I'm in Ireland and I noticed the bathroom's light switch is located outside the room. I heard that is common here and in other European countries.
Why is that?
Because CENELEC standards, which are in effect in most European countries, restrict which kind of electrical equipment can be installed in rooms with a bath tub or a shower.
There are some minor differences in the regulations from country to country, but in general:
Residual-current devices became mandatory for new installations in many European countries during the period 1980 to 2000 and AFAIK, a few countries have also required older installations to be upgraded with one.
Aside from the regulatory issues discussed in other answers, this is sometimes done for practical reasons.
When designing a bathroom, there are a handful of design constraints that sometimes conflict with each other:
I've seen many cases (in various countries) where all of these design constraints cannot be met simultaneously. There's only one way for the door to swing without it hitting something or obstructing a walkway or blocking a sink. The doorway is so close to the shower that there's not enough space to install the switch between them. In that sort of scenario, installing the switch on the outside of the door is the least terrible option. The other options would be to install the switch on the back wall or on the other side of the doorway (behind the door), but that would require you to enter the room and fumble around in the dark to find the switch (which is both annoying and a safety hazard).
I've also seen light switches outside the room in some cases where the bathroom walls are tile/laminate and the walls were completed before the electrical was finished. Instead of having to cut a hole through the tile for the switch (which the electrician may not even have the right tools to do), the electrician puts the switch on the outside where they only have normal drywall to contend with.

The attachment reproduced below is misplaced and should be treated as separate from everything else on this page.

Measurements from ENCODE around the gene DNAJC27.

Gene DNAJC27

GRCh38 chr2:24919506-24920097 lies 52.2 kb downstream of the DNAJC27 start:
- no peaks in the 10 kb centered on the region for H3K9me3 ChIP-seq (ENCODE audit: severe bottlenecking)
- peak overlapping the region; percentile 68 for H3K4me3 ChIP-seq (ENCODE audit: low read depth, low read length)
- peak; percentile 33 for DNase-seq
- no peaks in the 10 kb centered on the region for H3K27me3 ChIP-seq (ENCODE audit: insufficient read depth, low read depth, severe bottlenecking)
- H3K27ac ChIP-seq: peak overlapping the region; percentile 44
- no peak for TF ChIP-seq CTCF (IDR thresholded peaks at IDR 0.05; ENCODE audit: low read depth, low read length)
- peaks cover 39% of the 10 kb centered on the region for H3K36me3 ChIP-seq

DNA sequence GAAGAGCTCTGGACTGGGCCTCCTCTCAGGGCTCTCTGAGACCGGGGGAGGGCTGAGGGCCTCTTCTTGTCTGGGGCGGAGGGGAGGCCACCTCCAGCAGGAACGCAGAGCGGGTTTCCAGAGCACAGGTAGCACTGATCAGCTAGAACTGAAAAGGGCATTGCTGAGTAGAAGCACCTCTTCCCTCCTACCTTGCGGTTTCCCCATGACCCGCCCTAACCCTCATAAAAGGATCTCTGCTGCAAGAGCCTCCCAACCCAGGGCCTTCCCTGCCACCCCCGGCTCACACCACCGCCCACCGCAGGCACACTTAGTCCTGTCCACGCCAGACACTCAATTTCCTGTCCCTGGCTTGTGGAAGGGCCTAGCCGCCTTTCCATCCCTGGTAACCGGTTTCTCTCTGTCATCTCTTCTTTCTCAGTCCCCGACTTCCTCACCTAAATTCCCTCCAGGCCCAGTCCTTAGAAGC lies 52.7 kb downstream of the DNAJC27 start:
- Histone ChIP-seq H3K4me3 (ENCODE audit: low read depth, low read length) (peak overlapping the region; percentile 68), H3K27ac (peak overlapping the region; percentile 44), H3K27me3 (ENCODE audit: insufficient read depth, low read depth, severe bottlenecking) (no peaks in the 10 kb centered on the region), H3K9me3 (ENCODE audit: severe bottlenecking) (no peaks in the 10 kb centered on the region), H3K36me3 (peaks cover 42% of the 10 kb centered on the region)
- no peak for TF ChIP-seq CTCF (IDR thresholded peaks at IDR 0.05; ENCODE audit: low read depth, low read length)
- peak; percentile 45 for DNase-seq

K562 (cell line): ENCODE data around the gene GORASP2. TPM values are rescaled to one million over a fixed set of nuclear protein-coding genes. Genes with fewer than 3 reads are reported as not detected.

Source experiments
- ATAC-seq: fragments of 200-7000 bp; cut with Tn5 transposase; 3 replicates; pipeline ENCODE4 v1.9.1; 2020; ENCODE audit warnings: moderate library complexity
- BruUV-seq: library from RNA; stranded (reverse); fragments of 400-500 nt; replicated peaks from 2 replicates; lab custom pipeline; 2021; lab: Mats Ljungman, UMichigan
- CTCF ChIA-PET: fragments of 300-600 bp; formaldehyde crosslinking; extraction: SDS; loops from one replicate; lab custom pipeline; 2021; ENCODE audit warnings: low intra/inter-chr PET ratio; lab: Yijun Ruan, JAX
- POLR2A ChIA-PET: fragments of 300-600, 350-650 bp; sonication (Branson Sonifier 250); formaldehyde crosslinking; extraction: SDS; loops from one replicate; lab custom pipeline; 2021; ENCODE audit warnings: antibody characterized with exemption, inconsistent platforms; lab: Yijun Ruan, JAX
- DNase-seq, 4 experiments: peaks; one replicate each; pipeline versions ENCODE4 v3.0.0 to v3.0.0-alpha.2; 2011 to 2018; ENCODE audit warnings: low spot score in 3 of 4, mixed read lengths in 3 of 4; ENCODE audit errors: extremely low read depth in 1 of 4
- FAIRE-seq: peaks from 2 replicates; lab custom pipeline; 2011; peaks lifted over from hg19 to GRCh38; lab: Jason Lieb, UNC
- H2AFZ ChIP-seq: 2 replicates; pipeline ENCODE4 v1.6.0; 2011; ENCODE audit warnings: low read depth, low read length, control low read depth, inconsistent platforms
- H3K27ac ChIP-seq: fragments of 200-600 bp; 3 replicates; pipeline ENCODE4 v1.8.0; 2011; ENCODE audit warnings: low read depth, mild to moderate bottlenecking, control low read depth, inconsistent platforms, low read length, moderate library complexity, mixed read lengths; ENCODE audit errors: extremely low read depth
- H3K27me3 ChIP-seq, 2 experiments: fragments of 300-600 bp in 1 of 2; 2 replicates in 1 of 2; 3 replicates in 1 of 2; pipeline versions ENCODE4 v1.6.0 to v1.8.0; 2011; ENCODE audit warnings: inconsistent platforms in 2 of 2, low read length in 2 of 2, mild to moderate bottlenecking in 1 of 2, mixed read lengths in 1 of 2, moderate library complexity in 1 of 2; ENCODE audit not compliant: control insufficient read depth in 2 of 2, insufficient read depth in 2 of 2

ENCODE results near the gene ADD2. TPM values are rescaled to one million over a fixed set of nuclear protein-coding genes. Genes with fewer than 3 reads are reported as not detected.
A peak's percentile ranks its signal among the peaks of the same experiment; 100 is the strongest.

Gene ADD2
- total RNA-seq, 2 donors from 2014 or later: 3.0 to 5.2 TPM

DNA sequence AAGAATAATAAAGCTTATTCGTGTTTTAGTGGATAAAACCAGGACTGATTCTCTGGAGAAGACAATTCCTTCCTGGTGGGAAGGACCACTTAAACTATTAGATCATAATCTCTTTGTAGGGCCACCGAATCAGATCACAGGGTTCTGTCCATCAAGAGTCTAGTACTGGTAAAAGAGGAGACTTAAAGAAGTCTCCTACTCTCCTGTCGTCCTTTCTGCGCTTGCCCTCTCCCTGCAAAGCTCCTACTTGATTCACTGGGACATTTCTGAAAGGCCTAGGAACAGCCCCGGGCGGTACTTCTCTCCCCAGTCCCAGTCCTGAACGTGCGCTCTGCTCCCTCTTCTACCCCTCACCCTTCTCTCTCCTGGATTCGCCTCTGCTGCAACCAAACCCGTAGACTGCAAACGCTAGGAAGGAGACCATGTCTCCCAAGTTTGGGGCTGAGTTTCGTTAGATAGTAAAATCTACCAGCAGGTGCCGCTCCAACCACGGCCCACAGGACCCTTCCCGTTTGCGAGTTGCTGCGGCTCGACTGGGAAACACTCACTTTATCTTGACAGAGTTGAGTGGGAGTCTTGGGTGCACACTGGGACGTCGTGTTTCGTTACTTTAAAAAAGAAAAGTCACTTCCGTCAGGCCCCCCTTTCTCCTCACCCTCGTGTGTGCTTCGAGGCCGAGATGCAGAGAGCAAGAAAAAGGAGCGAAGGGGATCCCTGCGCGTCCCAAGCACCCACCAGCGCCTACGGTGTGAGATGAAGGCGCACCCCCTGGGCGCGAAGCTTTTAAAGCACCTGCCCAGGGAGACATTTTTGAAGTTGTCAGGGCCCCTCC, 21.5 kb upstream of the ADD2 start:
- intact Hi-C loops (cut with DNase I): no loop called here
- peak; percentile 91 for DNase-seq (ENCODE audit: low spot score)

The problem to locate the light switch in a dark room is real, and it can be solved by placing the light switch outside, in the well-lit corridor. Once you're inside the bathroom/toilet, you typically don't need to turn off the lights until you leave, so, again, the switch in the corridor suits you just fine.
There are legal requirements in some countries (including the US) that state the opposite: the light switch must be located inside the bathroom. If you come from such a country, the bathroom light switch in the corridor indeed does look surprising.
This is also common enough in the United States. I lived in several 1900-era Victorian homes and a 1924 Arts & Crafts home, and they do the same thing. In the latter case, the bathroom layout did not provide a workable place for a switch inside.
Needless to say, all these installations are grandfathered. However I think if you asked a local permit authority for an exception for this, you may well get it.
The United States isn't as worried about shocks from bathroom switches, because the problem of "making switches moisture-safe" has been placed squarely in UL's lap in their crafting of the "White Book" standards, coupled with two other factors: First, anything sold legally on the US market must be tested for compliance by an independent 3rd party recognized testing lab, unless you're Amazon. And second, our use of somewhat less dangerous 120V for lighting circuits (in which bathroom fans and heaters are usually also placed).